And then you hit the escalators. Depending on station, you might have a security guard shouting at you for walking up the escalators, never mind that most of the time people like to stand next to each other, block the path and even scream at those who rush past. You enter the platform, and the guards look at everyone as if they’re out to either walk around the platform or jump in front of the train. “swalpa hinde banni”, ” illi ninthokolangilla!”, “alli hogangilla!”, “photo thogalangilla!”. There are no rules as such, but hey, I can make them up and you are bound to follow. The train arrives, the doors open, and the guards go into a frenzy of orders – “horage barorige jaaga kodi!!”( leave space for those exiting, I admit, needed with our kind of etiquette), “olage hogi” and a version of “munde hogi” directed to those standing inside. Probably the only peaceful thing you can do in a metro station is exit it. No one gives a shit.

I am not even going to talk about the epitome of Khaki – the Police. There are almost never good experiences. Almost every transaction has meant a constable asking how much I earn to know how much to ask as bribe. There’s one here detailed.

The gist is basically this: If you’re going to use your own vehicle to get around, you’re going to get pissed and stressed out by those like you. If you’re going to use public transport of any kind, you’re going to get pissed and stressed out by someone in Khaki. Getting around is stressful, no matter how you want to! We just cannot communicate smoothly and make life easier for ourselves. It shows in the way we drive. And this paragraph is becoming too big for a gist.

I’ll end this with this song of Kamalagasan playing the mythical benevolent bus conductor. Also a piece of Bangalore nostalgia. Wonder why they don’t have his photos all over buses like Shankar Nag(who did the equivalent for autos) on autos, eh?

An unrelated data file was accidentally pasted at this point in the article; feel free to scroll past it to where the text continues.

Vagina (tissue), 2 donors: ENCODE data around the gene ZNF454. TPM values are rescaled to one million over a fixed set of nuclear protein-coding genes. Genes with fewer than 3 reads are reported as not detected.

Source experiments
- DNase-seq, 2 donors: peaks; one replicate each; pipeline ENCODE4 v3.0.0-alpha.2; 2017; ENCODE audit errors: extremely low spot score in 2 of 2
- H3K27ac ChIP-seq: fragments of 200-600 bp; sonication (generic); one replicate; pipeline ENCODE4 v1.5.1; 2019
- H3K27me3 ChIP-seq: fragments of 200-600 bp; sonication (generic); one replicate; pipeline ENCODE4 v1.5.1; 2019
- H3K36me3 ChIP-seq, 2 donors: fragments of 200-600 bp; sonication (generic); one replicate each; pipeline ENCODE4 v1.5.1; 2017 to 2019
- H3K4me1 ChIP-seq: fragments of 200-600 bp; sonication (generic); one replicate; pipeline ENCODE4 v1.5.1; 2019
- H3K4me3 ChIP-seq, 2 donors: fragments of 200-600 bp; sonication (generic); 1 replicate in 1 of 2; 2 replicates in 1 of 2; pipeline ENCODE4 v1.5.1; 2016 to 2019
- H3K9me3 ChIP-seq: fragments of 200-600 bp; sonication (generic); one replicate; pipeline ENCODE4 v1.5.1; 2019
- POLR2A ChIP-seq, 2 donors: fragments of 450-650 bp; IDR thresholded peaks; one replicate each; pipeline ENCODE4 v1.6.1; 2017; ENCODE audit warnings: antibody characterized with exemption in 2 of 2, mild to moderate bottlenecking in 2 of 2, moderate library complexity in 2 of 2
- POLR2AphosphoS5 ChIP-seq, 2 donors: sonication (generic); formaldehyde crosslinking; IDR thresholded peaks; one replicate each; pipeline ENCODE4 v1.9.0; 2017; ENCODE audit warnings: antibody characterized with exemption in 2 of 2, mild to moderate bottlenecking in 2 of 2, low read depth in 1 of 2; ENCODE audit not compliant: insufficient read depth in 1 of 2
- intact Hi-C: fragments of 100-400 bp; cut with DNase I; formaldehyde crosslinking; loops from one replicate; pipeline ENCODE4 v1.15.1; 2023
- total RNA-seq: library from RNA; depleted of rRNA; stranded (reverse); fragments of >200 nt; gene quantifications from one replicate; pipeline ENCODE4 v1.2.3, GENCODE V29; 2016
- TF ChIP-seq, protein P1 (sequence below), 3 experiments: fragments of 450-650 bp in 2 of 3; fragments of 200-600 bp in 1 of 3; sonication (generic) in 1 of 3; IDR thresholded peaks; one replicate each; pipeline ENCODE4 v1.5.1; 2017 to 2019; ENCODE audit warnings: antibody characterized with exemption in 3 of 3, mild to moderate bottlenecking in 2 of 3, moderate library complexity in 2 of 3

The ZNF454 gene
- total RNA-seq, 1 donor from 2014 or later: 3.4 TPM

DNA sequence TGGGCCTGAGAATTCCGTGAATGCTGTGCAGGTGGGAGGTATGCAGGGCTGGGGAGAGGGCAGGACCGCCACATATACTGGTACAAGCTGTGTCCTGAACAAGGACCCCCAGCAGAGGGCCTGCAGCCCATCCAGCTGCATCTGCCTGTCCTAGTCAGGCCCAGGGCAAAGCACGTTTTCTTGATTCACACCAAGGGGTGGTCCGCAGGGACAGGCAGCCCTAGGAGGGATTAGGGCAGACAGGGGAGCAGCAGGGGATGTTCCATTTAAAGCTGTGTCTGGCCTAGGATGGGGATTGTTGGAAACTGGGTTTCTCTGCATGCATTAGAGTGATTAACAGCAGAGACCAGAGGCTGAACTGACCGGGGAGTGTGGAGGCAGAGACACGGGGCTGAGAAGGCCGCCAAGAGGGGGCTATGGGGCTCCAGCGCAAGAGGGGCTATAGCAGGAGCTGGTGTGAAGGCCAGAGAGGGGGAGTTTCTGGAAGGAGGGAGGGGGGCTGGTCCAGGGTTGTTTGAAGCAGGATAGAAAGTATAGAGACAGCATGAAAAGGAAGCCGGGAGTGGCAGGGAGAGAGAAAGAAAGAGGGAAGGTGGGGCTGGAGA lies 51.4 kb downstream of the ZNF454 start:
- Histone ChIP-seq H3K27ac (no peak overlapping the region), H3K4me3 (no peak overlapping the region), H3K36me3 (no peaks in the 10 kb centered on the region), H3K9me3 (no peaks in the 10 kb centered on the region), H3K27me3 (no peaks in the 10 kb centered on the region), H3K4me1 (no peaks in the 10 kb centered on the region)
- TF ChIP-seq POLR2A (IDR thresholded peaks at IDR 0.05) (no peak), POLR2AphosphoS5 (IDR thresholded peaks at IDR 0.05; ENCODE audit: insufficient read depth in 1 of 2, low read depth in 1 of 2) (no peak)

October birding day

Every once in a while Team eBird holds a birding day. The idea is simple, you download their app, head out to a birding location near your place or even walk around your neighbourhood. As you see birds, you note down their species and numbers that you see. At the end of it, you review the list and submit. We try not to have reasons to bird, but having something like this helps. You at least make sure you’re going to bird so that it’ll be part of some larger database collecting info on birds.

This time, me and A decided to go birding at Kommaghatta lake. Kommaghatta offers a larger array of waterbirds with fewer passerine birds like stonechats or sun birds. We usually end up with a shorter list, close to 20 whereas the Mallathahalli lake gives us around 30 usually. There are chances of catching shikras, Kingfishers, bushchats, swallows and peafowl at the latter place, which is a lot wilder with hardly any human activity. Kommaghatta offers a nice path to walk around and a larger presence of big birds. It is the only place to boast of Indian cormorants, purple herons, oriental darters and black-crowned night herons this side of the city. Also, being a smaller lake they are more easily photographed.

We reached the place around 5:00 PM and we started off with the usual sighting of the Indian cormorants on the Peepul tree at the start of the path.
Indian cormorant, close up Continue reading “October birding day”

Myristica swamps and other things

The Monsoon trip is supposed to be freewheeling. You are not supposed to have a plan. You end up near Jog Falls. And then freewheel. But over the 3 visits, over 2013, a dry ‘15, and ’18 we seem to have come up with places to tick off. The Chaturmukha Basadi is a must-see. A stopover at Belur or Halebeedu on the way back. A stay at the Forest Department nature camp. This time there was no A, while S made his debut.

This time, the Monsoons had been plenty. The reservoirs were full. We expected to see Jog in all its glory. Except that the rains the past few days had slowed down. The reservoir was shut, there was below average outflow. The falls were there, not glorious, not a thin wisp of water either.
Joga with its rainbow. Continue reading “Myristica swamps and other things”

Day ride: T Narasipura and Gaganachukki

Aug 22nd was a holiday on account of Bakrid, and I had been itching to do a ride for a while. I woke up early, got ready to leave by 7, and was out on the road by 7:15 AM. I didn’t have a clear plan in mind. I knew I wanted to check out 3 places if possible – Gaganachukki, Sathegala bridge and T. Narasipura. Barachukki was also on the radar, but I wasn’t sure how crowded it would be. There’s a dargah there and the road could also be closed during Bakrid.